OWTK is a Scrabble-positive household. And even though we rarely break out our retro, wooden box set of the classic wordsmith game, it’ll always be a triple word score in our hearts. But sometimes – because I simply cannot wait the 15 minutes it takes the Mrs. to drop a “boat” down on a double letter score for a whopping 7 points – we require something with a bit more pace.
We’ve played Scrabble Slam – the newish, speedier version played with a deck of cards: meh.
Dabble takes the fast-paced formula of that card game, ups the vocab ante, heightens the strategy, and makes it work. Very, very well in fact. The idea is simple: blindly select 20 letter tiles then use them to spell 5 words (1 each of 2 letter, 3 letter, 4 letter, 5 letter and 6 letter). Can’t do it? Toss in any number of tiles, draw new ones and give it another go in 5 minutes time. Each of those 5-minute attempts counts as a round. When a player completes the task, they receive the point total from the unused letter tiles of all the unsuccessful spellers. First one to 100 wins.
The idea that you could be one letter away from your 5 words with just 2 minutes or so left on the sandy timer and decide to rearrange your tiles to form all new words is exciting, challenging and vocabulary-strengthening. There’s also a certain amount of anxiety and risk in this decision. What if you can’t make it work AND can’t recall the 4 1/2 words you’d already drafted?! The falling grains of sand are merciless. I did exactly this at about 1am in a game vs. the Mrs a few nights ago. I was an ‘I’ away from BIKE for my final word. I sat with a useless ‘G’ and initially decided on a plan of ‘getting lucky’ tossing it for a vowel (either an I or an A would’ve worked). Instead, I went back to square one with my 20 letters and managed to create 5 new words in their entirety. I nearly woke up the kids with my howl of delight.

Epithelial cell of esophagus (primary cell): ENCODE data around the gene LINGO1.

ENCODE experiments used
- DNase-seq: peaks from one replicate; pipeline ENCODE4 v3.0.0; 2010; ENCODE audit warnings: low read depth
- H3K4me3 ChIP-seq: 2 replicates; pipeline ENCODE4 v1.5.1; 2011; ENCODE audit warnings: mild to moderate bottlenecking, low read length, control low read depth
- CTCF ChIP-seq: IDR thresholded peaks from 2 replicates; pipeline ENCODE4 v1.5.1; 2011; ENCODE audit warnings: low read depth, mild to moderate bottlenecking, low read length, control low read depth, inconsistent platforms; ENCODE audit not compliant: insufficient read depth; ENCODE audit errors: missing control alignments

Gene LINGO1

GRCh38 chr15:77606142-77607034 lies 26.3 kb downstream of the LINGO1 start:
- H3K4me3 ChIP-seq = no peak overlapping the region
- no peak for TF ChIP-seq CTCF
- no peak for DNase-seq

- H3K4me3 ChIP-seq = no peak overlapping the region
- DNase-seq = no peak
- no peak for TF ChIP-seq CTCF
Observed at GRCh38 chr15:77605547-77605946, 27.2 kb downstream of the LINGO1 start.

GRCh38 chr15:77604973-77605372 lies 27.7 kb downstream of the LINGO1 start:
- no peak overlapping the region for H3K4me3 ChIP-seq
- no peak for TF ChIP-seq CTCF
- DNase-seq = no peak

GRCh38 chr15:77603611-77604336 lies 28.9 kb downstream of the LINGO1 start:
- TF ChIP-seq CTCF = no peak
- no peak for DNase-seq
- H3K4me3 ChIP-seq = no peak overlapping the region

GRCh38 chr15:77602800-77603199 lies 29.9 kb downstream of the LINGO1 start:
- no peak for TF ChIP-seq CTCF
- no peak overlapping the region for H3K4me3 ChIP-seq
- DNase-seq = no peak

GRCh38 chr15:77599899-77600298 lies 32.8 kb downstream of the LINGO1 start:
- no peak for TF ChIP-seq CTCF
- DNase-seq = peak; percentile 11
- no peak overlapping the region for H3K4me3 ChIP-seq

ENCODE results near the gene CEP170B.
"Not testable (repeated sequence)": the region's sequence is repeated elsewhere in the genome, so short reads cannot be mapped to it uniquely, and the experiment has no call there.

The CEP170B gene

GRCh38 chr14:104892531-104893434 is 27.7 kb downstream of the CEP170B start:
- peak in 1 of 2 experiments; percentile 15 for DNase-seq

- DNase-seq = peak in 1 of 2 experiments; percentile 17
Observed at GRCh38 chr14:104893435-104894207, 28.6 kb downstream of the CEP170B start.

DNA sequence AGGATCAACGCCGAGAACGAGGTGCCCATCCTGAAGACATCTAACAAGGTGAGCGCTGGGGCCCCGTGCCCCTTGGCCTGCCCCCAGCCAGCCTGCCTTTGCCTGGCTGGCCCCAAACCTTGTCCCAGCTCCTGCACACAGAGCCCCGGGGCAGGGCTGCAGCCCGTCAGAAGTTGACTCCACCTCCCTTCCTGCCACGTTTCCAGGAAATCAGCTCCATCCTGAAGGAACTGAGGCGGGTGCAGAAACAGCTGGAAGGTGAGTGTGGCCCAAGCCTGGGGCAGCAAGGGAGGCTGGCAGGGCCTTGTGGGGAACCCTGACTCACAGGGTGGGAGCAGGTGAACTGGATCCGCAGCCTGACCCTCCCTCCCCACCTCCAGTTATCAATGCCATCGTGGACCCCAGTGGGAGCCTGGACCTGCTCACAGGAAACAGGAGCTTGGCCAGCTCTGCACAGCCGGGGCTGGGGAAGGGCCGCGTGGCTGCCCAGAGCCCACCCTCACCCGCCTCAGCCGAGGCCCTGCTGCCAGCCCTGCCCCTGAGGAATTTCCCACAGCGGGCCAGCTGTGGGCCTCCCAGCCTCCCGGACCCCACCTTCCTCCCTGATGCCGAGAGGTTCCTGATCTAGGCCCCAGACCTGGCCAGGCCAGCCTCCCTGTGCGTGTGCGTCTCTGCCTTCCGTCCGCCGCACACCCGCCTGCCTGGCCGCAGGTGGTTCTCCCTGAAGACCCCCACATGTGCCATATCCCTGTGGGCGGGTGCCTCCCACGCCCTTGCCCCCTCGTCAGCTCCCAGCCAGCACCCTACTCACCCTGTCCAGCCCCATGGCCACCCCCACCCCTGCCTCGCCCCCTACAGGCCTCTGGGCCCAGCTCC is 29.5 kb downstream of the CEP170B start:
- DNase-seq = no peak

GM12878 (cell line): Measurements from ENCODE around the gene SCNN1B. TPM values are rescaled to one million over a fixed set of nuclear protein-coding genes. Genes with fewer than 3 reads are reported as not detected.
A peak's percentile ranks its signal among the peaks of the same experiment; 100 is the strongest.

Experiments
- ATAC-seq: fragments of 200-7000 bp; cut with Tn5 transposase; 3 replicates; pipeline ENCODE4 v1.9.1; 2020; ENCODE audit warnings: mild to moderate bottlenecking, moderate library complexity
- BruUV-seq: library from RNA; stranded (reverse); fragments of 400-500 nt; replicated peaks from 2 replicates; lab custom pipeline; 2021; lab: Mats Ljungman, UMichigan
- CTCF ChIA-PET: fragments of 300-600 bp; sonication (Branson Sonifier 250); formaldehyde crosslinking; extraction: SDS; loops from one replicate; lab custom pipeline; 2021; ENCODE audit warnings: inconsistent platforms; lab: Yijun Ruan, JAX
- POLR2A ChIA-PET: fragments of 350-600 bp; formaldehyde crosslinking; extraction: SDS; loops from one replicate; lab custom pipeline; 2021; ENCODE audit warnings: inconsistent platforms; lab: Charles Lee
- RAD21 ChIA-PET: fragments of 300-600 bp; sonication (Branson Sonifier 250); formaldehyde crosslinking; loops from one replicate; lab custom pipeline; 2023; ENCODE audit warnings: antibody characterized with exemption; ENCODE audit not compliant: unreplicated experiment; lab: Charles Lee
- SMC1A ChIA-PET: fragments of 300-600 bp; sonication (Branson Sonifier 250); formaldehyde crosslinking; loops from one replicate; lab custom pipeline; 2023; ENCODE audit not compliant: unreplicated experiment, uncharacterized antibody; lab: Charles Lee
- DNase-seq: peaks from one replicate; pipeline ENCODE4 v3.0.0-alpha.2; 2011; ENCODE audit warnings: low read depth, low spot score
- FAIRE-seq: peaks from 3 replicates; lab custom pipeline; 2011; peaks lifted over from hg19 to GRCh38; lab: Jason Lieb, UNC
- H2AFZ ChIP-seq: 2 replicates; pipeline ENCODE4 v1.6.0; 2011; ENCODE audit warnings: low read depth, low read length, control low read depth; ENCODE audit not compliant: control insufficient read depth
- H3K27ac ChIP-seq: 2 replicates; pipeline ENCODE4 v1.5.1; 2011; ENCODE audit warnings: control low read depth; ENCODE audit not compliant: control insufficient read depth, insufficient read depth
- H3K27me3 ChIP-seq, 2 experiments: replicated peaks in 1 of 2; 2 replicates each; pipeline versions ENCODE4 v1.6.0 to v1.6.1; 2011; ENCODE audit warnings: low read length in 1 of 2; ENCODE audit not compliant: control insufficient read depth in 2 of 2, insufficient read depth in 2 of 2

To put it plainly: The Mrs. and I love Dabble. We spent much of the next day sleepily, yet excitedly, telling my family about the game. I even tweeted a known Scrabble-lover to convince him to dabble in Dabble.
The box says the game is for folks ages 10 and up, but any moderately proficient reader, say 8+, should be able to give Dabble a go. And they should. It’s brilliant.
Side note: I’d like to see the game put a call out to its players – via Facebook and/or Twitter – for some Dabble Poetry. When read aloud the 5 words you create can sound like quite a neat, albeit nonsensical, story. Take for example one of my sets of 5:
Brilliant, no? Me’s a poet and I didn’t even know it.
*OWTK received a copy of Dabble for review considerations. The opinions expressed above are unbiased and honest.